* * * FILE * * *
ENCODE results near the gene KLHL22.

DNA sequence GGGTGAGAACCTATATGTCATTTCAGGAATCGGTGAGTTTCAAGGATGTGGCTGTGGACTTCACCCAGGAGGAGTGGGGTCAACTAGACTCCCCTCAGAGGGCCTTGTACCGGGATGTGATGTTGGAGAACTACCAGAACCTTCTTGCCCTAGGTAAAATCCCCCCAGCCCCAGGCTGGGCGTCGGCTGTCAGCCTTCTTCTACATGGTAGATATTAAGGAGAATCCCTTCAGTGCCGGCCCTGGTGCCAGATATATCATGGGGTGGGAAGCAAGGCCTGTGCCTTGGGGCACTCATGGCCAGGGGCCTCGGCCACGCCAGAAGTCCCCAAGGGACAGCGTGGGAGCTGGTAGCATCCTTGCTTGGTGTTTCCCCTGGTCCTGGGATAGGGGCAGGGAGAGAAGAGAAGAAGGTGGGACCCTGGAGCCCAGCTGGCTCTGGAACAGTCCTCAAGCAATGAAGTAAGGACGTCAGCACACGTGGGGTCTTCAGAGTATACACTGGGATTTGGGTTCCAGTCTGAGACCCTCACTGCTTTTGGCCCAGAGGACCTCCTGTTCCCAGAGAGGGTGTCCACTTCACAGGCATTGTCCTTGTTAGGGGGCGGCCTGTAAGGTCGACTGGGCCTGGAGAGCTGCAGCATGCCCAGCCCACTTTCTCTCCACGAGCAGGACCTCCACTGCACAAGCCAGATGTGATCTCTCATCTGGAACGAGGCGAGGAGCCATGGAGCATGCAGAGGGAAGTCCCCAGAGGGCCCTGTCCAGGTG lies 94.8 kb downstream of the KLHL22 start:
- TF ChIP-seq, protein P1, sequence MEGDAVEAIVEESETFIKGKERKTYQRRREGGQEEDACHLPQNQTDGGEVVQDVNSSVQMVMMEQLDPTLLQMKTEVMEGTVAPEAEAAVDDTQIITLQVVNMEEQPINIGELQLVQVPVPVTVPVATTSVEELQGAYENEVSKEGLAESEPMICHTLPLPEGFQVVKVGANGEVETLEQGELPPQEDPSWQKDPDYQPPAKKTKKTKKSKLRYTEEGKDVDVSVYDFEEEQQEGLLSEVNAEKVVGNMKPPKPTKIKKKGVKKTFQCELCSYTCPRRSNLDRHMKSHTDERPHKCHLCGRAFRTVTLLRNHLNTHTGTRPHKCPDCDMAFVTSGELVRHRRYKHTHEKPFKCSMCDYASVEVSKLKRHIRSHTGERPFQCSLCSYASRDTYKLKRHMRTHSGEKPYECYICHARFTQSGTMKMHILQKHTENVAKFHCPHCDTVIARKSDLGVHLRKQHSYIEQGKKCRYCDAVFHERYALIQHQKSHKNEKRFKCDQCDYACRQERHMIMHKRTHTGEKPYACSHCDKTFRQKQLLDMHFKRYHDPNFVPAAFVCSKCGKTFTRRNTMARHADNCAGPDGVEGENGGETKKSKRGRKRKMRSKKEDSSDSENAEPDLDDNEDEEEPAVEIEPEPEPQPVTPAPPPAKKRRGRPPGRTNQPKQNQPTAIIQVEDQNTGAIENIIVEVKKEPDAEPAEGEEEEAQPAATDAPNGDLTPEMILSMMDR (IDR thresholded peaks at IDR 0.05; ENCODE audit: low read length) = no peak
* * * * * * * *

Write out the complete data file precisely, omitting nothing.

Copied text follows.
ENCODE results near the gene KLHL22.

DNA sequence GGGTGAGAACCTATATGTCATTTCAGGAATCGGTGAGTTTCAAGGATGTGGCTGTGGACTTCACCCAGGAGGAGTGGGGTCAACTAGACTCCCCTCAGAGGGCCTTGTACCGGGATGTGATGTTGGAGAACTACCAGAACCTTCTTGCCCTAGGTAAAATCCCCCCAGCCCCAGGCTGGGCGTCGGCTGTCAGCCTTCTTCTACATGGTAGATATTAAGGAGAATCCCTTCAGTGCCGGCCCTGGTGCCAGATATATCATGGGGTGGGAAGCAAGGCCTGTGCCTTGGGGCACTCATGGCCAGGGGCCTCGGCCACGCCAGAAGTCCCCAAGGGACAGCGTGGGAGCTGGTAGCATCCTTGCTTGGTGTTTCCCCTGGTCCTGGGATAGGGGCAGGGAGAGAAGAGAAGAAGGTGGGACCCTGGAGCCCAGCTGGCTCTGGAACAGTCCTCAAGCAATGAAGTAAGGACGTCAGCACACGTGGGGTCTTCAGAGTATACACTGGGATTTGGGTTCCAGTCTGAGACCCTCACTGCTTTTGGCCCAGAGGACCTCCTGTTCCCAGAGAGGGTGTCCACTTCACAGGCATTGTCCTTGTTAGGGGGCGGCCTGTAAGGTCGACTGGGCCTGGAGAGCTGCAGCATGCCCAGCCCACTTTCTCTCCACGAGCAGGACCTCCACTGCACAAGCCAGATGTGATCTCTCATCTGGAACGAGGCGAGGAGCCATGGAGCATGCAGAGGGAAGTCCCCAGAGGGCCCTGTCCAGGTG lies 94.8 kb downstream of the KLHL22 start:
- TF ChIP-seq, protein P1, sequence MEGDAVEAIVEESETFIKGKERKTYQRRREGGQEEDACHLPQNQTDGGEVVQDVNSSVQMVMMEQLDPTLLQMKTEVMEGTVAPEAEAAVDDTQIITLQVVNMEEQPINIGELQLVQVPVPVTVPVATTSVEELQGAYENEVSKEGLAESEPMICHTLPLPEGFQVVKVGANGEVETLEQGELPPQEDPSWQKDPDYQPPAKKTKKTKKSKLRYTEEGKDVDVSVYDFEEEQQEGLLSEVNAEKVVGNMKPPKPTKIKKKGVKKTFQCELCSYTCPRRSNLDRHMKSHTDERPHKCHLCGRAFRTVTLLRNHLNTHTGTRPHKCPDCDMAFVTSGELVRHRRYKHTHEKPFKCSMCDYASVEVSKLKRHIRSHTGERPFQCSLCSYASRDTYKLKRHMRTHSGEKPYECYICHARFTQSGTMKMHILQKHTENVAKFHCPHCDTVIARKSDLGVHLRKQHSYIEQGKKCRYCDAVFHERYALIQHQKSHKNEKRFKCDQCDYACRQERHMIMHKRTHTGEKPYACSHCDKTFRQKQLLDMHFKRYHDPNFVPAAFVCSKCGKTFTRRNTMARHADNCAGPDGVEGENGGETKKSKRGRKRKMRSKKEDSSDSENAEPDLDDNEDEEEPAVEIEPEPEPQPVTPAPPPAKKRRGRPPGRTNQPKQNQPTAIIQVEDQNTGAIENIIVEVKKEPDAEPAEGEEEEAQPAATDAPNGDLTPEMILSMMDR (IDR thresholded peaks at IDR 0.05; ENCODE audit: low read length) = no peak